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soc.culture.jewish FAQ: Torah and Halachic Authority (3/12)
Section - Question 4.7: Who is RAMBAM that is mentioned & what are his 13 principles

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   Moses Maimonides (Rabbi Moshe ben Maimon, usually referred to in
   Hebrew by the acronym "Rambam") was one of the towering figures in
   medieval intellectual and religious life. In addition to his law code,
   he excelled in the fields of philosophy, science, medicine, exegesis
   and communal leadership. Though born in Spain, in his youth his family
   fled religious persecution, settling in Egypt. Maimonides' literary
   output includes: a work on philosophical logic; an Arabic commentary
   to the Mishnah; an enumeration of the 613 precepts of the Torah; the
   Mishneh Torah law code; the Arabic philosophical treatise The Guide of
   the Perplexed; and many letters and responsa addressed to various
   Jewish communities.
   One of the Rambam's legacies is what has been come to be called the
   "13 principles of faith". These are not related to any particular
   observance; rather, they are intended to map out the borders between
   Judaism and other belief systems (such as Christianity and Islam). Why
   is this necessary? There are certain laws that apply to our
   relationships with "apikursim" (from the Greek "epicurean"), minim
   (heretics), kofrim (deniers) and mumarim (non observant). The first
   three are defined by belief, so Maimonides wanted to outline the
   borders between acceptable belief systems, and people in these three
   classes. According to Maimonides (see Laws of Repentence 3:6-9), these
   people, while members of the Jewish nation, aren't believers in
   Judaism. This has halachic import, such as whether they can be counted
   toward a quorum (minyan) for prayer; whether one can share their wine,
   etc. It also has metaphysical import: believers in Judaism (including
   non-Jews who observe the Noachide covenant) are guaranteed a world to
   come; these people are not. A min (a term also used in the Talmud to
   refer to early Christians) is one who diverges on the basics of
   theology: polytheists, deists, atheists, those who believe one should
   worship G-d via demigods (middle-men), and those who say that god has
   a body. [According to the Rambam's Guide, the latter is a form of
   polytheism. He sees it as just a verbal difference between talking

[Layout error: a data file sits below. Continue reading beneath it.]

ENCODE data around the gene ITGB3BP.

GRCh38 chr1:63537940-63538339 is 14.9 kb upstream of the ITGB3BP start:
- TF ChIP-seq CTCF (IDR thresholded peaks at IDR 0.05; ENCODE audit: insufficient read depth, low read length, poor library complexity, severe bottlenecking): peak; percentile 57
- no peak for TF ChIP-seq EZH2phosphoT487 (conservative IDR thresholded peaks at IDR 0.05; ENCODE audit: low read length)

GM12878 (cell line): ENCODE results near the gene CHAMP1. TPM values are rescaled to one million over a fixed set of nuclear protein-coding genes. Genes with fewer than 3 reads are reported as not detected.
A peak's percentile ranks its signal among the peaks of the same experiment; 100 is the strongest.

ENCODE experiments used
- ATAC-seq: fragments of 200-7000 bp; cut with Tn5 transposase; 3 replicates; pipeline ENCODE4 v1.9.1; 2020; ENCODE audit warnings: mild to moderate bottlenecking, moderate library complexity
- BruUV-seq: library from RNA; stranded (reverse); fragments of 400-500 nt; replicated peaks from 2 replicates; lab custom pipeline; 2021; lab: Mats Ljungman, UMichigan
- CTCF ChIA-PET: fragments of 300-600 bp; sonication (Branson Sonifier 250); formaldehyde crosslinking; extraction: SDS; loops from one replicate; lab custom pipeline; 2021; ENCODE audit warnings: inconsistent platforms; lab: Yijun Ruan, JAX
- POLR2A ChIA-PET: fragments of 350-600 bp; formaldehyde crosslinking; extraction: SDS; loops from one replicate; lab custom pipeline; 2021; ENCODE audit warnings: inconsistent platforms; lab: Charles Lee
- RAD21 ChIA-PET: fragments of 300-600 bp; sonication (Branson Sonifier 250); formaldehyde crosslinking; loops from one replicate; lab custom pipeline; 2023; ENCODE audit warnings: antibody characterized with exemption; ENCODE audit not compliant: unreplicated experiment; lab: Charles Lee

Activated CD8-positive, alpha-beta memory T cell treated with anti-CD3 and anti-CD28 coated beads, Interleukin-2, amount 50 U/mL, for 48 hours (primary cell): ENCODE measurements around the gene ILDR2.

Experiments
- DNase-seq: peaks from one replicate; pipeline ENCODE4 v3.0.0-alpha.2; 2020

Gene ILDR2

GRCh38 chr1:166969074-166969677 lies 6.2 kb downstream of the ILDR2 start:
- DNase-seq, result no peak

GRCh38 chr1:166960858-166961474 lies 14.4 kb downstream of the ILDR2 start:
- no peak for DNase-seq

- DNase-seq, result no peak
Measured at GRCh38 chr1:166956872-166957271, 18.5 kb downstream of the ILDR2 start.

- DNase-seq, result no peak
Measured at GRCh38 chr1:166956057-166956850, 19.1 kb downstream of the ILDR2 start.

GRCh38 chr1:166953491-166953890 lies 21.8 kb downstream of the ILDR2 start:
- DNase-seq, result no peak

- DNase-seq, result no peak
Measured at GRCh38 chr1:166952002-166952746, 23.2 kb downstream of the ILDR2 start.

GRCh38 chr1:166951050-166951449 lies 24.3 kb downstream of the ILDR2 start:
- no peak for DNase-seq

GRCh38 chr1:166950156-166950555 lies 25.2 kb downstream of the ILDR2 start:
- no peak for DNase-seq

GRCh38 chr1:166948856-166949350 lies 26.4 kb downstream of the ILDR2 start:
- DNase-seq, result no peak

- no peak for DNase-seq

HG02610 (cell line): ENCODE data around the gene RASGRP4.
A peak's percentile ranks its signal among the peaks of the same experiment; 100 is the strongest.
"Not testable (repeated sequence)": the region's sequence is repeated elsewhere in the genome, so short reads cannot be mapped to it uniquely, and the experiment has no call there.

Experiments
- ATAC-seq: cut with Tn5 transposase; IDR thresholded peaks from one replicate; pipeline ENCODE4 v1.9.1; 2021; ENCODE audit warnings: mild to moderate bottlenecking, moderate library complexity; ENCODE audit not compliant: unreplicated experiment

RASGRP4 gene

about one god who has parts and one pantheon of multiple gods.] The
   word apikoreis is the Aramaic for Epicurean, as in "eat, drink and be
   merry for tomorrow we may die" and "nothing exists but atoms and the
   void". Looking at Maimonides' code, he defines "apikoreis" as one who
   holds any of the following:
    1. There is no prophecy
    2. Moses' didn't have a special kind of prophecy (since it was Moses
       who actually conveyed the rules of behavior, both ours and
       Noachide); or
    3. G-d doesn't know what people do.
   Note that these are related to whether G-d's existance imposes
   requirements on human behavior (which is why the word relates to
   Epicurus). Kofrim are those who deny the divine origin of even a
   single verse of the Torah, or deny the origin of the Oral Torah, and
   those who say that some part of the Torah was later superceded. So, in
   summary: the wrong view of G-d makes one a min, the wrong view of how
   G-d relates to human behavior makes one an apikoreis, and disbelieving
   part of the Torah makes one a kofeir. Maimonides took these rules and
   to compose his 13 articles. So, the point of the articles is to give a
   rational basis to believing that Jewish observance was actually given
   to us by G-d.
   The RAMBAM's 13 principles, as expressed in the Artscroll Siddur
   (pages 178-180) are as follows:
    1. G-d's Existence
    2. G-d is a complete and total unity
    3. G-d is not physical
    4. G-d is eternal and the First Source
    5. Prayers should be directed to G-d
    6. G-d communicates with man
    7. Moses' prophecy is unique
    8. The entire Torah is G-d-given
    9. The Torah is unchangeable
   10. G-d knows man's thoughts and deeds
   11. Reward and punishment
   12. The Messiah will come
   13. The dead will live again
   Some other places to find a more detailed statement of the principles
   are as follows:
     * The original, from Maimonides' commentary on the Mishnah:
     * The Ani Ma'amin liturgical version (shorter):
     * The Yigdal liturgical poem (even shorter, and might compromise
       precision in the langauge for poetry):
   It would take volumes to explain what these mean, but a good
   "catechism" of Jewish beliefs is the Handbook of Jewish Thought by R'
   Aryeh Kaplan.
   See Also: [8]Section 3.36. Torah: What is the Mishneh Torah (Yad
   Ha-Hazaqah , Sefer Mehoqeq)?

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